Red Rooster

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Red Rooster
IndustryFast food restaurants
Founded1972; 48 years ago (1972) in Kelmscott, Western Australia, Australia
Franchising commenced in 1979
HeadquartersChatswood, New South Wales, Australia
Key people
Kailis family
Clint Ault (CEO)
ProductsWhole roasts, half roasts, wraps, burgers, wings, sides and salads and desserts.
Number of employees
ParentCraveable Brands

Red Rooster is an Australian fast food restaurant chain founded in 1972 that specialises in roast chicken. Their product range includes whole roasts, half roasts, wraps, burgers, fish related products, salads, beverages and desserts. It is owned and operated by parent company Craveable Brands, which also own Oporto and Chicken Treat.

As of 2012, there are over 360 Red Rooster stores in all Australian states except Tasmania.[2] In 2019 seven Red Rooster stores, all located on the Sunshine Coast, suddenly closed.[3] Concerns about Red Rooster's franchise model have been raised, in that the focus on poultry makes it difficult for them to respond quickly to new consumer trends.[3]


The Kailis family opened the first Red Rooster store in the Perth suburb of Kelmscott, Western Australia in 1972. Myer Emporium (later part of Coles Myer) purchased the business in July 1981.[4] In 1986 Coles Myer bought the Big Rooster chain to expand into the eastern states (except non-Steggles' Queensland stores, formerly known as "Big Rooster", which were purchased in 1992), and renamed the stores "Red Rooster".[5][6] Big Rooster remains operational in Papua New Guinea. In May 2002, Red Rooster was purchased by Western Australian company Australian Fast Foods,[7] which owned the competing Chicken Treat fast food chain.

In April 2007, Red Rooster and Chicken Treat were sold for A$180 million to a consortium formed by the management and the venture capital arm of Westpac known as Quadrant Capital.[8]

In April 2009, the Red Rooster chain in New Zealand closed its stores.[9] The first New Zealand outlet, in Takanini had opened in December 2004.

In 2010, Red Rooster changed company-owned stores to franchises.[10]

In June 2011, Quadrant Capital sold Quick Service Restaurants, which owns the Red Rooster chain, for A$450 million to Archer Capital.[11]

Marketing and promotions[edit]

In 2009, Red Rooster ran an ad campaign called "They don't get it in America" featuring comedian Tom Gleeson in the United States asking people about Red Rooster.[12][13]

Since 2009, Red Rooster has been a signatory of AQSRII (Australian QSR Initiative for Responsible Advertising and Marketing to Children). It has also taken up a self-regulatory standpoint regarding advertising aimed specifically at children and is a long-standing signatory of the Australian Quick Service Restaurant Industry Initiative for Responsible Advertising and Marketing to Children.

In 2010, Red Rooster was a sponsor of the factory-backed Holden Supercars team, the Holden Racing Team. In 2016, the team returned as a sponsor of Supercars and became the title sponsor of the Sydney SuperNight 300.

In 2011, Red Rooster changed to promoting its restaurants as healthy, fresh and quick.[14]

Following an intensive image upgrade Red Rooster introduced its new brand positioning, "Tender Loving Chicken" in August 2014.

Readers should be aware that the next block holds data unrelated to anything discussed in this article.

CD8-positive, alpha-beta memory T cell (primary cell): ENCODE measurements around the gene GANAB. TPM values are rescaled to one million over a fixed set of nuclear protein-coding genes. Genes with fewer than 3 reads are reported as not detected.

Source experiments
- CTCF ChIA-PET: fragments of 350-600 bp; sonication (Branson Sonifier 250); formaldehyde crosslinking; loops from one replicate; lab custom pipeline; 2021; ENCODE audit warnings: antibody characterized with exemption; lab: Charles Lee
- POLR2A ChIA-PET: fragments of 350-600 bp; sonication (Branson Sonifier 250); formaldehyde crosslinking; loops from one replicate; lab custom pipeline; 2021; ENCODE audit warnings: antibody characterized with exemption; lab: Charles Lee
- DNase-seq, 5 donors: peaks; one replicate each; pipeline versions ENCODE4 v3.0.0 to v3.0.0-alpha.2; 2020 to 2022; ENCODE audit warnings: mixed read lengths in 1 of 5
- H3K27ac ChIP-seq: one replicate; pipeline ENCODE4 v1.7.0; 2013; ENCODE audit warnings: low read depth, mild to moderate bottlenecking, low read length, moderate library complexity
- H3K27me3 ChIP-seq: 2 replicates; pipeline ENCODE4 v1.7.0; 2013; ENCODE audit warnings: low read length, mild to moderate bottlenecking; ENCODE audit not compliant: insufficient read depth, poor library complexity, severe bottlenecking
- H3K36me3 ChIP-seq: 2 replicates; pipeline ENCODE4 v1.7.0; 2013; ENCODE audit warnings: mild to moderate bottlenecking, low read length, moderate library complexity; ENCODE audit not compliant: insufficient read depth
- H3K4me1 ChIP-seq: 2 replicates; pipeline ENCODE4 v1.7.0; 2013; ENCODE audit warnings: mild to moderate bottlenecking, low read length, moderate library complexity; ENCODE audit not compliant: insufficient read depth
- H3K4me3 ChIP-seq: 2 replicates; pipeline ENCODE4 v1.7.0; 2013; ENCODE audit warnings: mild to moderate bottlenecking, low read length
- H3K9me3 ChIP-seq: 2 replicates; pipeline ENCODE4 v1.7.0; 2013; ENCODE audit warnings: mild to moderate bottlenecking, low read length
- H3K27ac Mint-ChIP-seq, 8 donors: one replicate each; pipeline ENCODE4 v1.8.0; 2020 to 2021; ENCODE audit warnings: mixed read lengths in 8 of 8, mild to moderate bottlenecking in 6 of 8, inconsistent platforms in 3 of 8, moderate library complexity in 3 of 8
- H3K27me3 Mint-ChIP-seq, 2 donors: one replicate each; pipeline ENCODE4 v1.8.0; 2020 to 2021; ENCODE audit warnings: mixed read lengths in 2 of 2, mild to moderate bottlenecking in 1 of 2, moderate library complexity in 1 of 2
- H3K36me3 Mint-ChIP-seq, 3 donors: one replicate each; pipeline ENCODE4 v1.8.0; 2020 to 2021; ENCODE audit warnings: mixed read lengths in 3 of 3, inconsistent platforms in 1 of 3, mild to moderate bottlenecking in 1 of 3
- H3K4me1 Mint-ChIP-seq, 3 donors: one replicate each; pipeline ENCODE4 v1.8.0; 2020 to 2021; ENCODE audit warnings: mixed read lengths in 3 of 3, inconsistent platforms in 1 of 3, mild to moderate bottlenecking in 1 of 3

Online ordering[edit]

In September 2014, Red Rooster launched its trial delivery service in New South Wales, in Sydney from the Baulkham Hills restaurant,[15] in partnership with Menulog.[16] Delivery service also covers nearby suburbs Castle Hill and Bella Vista in Sydney's North West. As well as delivery to homes, it was announced delivery options to businesses, sporting clubs and local organisations would be available.[17] Red Rooster now delivers from over 220 restaurants across Australia.

See also[edit]


  1. ^ "About Us". Red Rooster. Archived from the original on 26 June 2013. Retrieved 14 June 2013.
  2. ^ "Store Locator". Red Rooster. Archived from the original on 13 June 2011. Retrieved 16 June 2011.
  3. ^ a b Carey, Alexis (16 October 2019). "Red Rooster outlets shut up shop in Queensland after franchisee put into voluntary administration". Retrieved 23 December 2019.
  4. ^ "Myer Purchases Red Rooster Fast-food Chain". The Sydney Morning Herald. 10 July 1981. p. 17. Retrieved 16 June 2011.
  5. ^ "Coles Myer buys Big Roosters". The Canberra Times. 21 May 1986. p. 29. Retrieved 26 March 2015.
  6. ^ Beyer, Mark (17 April 2007). "Red Rooster/Chicken Treat in $180m private equity deal". Western Australian Business News. Retrieved 16 June 2011.
  7. ^ "Australian Fast Foods acquisition of Amalgamated Food & Poultry Pty Ltd". Australian Competition & Consumer Commission. 30 April 2002. Archived from the original on 16 July 2007. Retrieved 18 July 2006.
  8. ^ Carson, Vanda (17 April 2007). "Consortium buys Red Rooster". The Sydney Morning Herald. Retrieved 16 June 2011.
  9. ^ "Liquidators' First Report Red Rooster Franchising (NZ) No.3 Limited (In Liquidation)" (PDF). Meltzer Mason Heath. 24 September 2009. Retrieved 16 June 2011.[permanent dead link]
  10. ^ Sonti, Chalpat (17 November 2010). "Red Rooster result affected by franchise conversions". WAtoday. Retrieved 16 June 2011.
  11. ^ Ooi, Teresa (14 June 2011). "Archer buys up $450m worth of quick chicken". The Australian. Retrieved 16 June 2011.
  12. ^ Ife, Holly (17 September 2009). "Ginger ninjas invade our TV screens". Retrieved 25 May 2017.
  13. ^ "Red Rooster: They don't get it". 6 January 2009. Retrieved 25 May 2017.
  14. ^ "Red Rooster". Red Rooster. 6 October 2009. Retrieved 14 September 2012.
  15. ^ "Red Rooster Baulkham Hills". Archived from the original on 18 October 2014. Retrieved 10 October 2014.
  16. ^ Red Rooster Trials Delivery
  17. ^ McDonald's and Red Rooster home delivery takes off across Australia

External links[edit]